They decompose in digestion and stores as glycogen in muscle and liver. Physical activity releases glycogen and converts it to glucose, which circulates in the bloodstream and delivers energy to the working muscles. The consumption of glucose during running depends on intensity and duration.
The consumption of glucose increases with increasing intensity since glucose is the only energizing nutrient that can supply the muscles with energy when there is not enough oxygen. At lower running intensities the body uses fat a lot more as an energy supplier.
Well-trained long-distance runners, have achieved greater fat combustion and can hereby save more on glycogen.
Since the body only has limited carbohydrate depots, it’s necessary to ensure constant replenishment to get the most out of the training. Glycogen depots are also important as fluid depots.
Every gram of glycogen stored in the liver and muscles ties 3 grams of water, which releases by the combustion of glycogen. So, we also have an important fluid depot here, which we can use during training and competition.
Carbohydrates categorizes into simple and complex carbohydrates. Simple carbohydrates are simple in their molecular structure. They consist of a single glucose molecule or two connected glucose molecules;
it means that none or only a single chain must be broken. Therefore, the absorption of simple carbohydrates goes faster than complex carbohydrates which are composed of many chains that must be broken.
Carbohydrates will be absorbed in the bloodstream when they are broken down into a single molecule. Simple carbohydrates come mainly from honey, sugar, jam and candy. Often we call them “empty calories” because they give energy, but no vitamins, minerals, or fibers.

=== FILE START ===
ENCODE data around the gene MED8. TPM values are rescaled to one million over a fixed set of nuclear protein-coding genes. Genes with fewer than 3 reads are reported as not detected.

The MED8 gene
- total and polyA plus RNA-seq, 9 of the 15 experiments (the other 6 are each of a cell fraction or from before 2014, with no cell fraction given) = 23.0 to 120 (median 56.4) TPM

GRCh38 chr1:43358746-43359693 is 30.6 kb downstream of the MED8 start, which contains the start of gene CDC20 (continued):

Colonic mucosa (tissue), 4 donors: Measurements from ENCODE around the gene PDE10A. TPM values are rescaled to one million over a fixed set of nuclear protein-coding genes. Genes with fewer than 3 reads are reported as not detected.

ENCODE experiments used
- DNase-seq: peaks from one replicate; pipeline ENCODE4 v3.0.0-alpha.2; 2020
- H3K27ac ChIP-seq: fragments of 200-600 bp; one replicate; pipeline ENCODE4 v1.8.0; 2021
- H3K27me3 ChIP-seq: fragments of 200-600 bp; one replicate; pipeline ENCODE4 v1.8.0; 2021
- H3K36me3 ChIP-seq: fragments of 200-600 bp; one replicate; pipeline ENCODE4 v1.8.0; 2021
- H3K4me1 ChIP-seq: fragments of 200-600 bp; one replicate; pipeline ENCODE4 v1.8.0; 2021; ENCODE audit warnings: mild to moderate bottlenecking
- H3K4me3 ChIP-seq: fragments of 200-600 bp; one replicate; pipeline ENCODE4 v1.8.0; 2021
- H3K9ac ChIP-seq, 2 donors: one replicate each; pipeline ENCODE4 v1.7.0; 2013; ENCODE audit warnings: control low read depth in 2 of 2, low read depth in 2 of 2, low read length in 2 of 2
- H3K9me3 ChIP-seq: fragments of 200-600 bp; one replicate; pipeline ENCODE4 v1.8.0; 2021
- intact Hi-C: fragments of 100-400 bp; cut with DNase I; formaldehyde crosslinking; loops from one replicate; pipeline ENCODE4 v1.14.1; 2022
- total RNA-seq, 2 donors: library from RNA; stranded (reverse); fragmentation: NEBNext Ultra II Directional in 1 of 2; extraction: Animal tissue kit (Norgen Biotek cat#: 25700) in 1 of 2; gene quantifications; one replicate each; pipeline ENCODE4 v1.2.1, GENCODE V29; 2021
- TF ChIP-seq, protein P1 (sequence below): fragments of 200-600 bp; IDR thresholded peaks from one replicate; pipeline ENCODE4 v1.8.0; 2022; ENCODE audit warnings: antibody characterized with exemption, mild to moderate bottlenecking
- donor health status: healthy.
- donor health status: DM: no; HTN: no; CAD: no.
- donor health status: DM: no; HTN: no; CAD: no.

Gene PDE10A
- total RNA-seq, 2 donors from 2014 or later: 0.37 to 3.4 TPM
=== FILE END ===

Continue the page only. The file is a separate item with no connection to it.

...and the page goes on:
These simple carbohydrates have a disadvantage because their easy absorption has a rapid effect on the blood sugar level and hereby gets the blood sugar to fall by high intakes. The result is that fatigue occurs.
Insulin influence blood sugar
This is because a large release of insulin from the pancreas ensures that the glucose goes into the cells away from the circulating blood, which hereby may cause low blood sugar.
Simple carbohydrate sources are among others dried or fresh fruits and they are preferable because they also contain useful vitamins, minerals and fibers, and thus have a higher nutritional value.
Complex carbohydrates are more complicated in their molecular structure and transform slower in the body, as there are more chains to be broken. The complex carbohydrates come mainly from potatoes, cereals, vegetables, rice, pasta and fruit.
Unlike simple carbohydrates, large amounts have no negative effect on the blood sugar level that remains almost unchanged by the intake of complex carbohydrates. Most of the daily intake of carbohydrates should be complex carbohydrates.
Fruits and vegetables also have the advantage that they contain many vitamins, minerals and dietary fiber.
Fiber is a general name for certain carbohydrates, usually parts of vegetables, plants, and grains. Unlike other carbohydrates, fibers have a chemical bond that the organism cannot decompose. Therefore, they give us no energy, but they promote peristalsis in the intestine and prevent constipation.
Besides, they help by reducing blood cholesterol levels, thereby helping to prevent cardiovascular diseases. Fibers also have the advantage, that it is filler.
It gives the food a larger volume and the stomach more work to do, which lengthens the absorption and thus exposes the sense of hunger. That is why so many diets offer to eat many vegetables and coarse cereal products.
They have high fiber content and take up more space on the plate and in the stomach. The result is that you can eat more and you lose weight without feeling hungry.
As you see, there are many sources of energy and foods we need daily to perform our best as runners. Sometimes we don’t think about it because “food is food” and we are not used to being aware of the specific benefits and needs when we want to perform our best.